Store Coach eCommerce Blog

Coach’s “Fab 5″ of the Week – August 29, 2014

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TweetShare on TumblrBeing in charge of marketing here at Store Coach means that I read a serious amount of business related articles each week... I mean, I'm talking 100+ of the latest and greatest articles to come out each week. Below is my list of the "cream of the crop" this week. If you only take the time to read three articles this week to further your growth, make it these: #1 - How To Apply Psychological Principles To Boost Your Conversion Rate My favorite article this week was by Thomas Smale and is one of the best pieces I've ever read on conversion rate optimization. Sure, website owners try to "put themselves in their customer's shoes" when optimizing their web pages, but rarely do they implement true psychological principles that are well known to those that study the human mind. In the original article, Thomas discusses thinking patterns of the typical shopper and how these patterns can be "optimized for" to improve your conversion rate. For example, optimizing your pages for the "right side" and "left side" thinkers of the world! Image Source #2 = Reuse, Repurpose, Recycle: Maximize Existing Content, Generate Quick Ideas & Cut Blogging Time in… Read More»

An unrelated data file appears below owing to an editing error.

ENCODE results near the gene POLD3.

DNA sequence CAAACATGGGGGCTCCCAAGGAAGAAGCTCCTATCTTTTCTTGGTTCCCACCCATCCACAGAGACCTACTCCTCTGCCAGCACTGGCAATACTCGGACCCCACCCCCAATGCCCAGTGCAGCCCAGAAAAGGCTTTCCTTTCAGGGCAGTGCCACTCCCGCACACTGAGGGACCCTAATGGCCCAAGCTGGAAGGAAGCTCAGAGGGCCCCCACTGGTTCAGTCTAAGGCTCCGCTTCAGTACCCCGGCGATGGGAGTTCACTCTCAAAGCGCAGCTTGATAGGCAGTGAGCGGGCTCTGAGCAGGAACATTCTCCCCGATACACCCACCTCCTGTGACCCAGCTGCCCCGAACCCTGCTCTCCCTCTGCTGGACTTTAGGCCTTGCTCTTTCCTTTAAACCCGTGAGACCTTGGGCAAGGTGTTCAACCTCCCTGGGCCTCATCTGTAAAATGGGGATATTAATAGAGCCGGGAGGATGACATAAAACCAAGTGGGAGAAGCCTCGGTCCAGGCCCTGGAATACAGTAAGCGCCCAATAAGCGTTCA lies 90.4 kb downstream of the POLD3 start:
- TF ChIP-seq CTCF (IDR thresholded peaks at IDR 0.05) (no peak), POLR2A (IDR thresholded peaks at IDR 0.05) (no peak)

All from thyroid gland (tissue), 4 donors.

How to Use Google Alerts to Follow Websites When There Is No RSS Feed – Coach’s Tip of the Week

TweetShare on TumblrOne of the very best ways to follow what is happening in your industry and to get ideas for blog articles is to follow other blogs related to your niche. The problem, though, is that checking all of the relevant blogs to see if there is anything noteworthy going on is not a very productive use of time. It is much better to get the feeds of great blogs and let your feed reader (or Email program) let you know whenever something has been written. You can then just scan the headlines and see if there is something of interest that you'd like to share or write an article of your own about. Unfortunately, the number of blogs that have an RSS feed these days is far outnumbered by ones that don't. An RSS feed used to be considered a "must-have" for any blog but now that social networking has become so popular, many people figure that having a Twitter, Facebook and Google+ "follow us" button is enough. The problem with not having an RSS feed for a blog is that when somebody really wants to follow your articles, they end up getting lost in a sea of… Read More»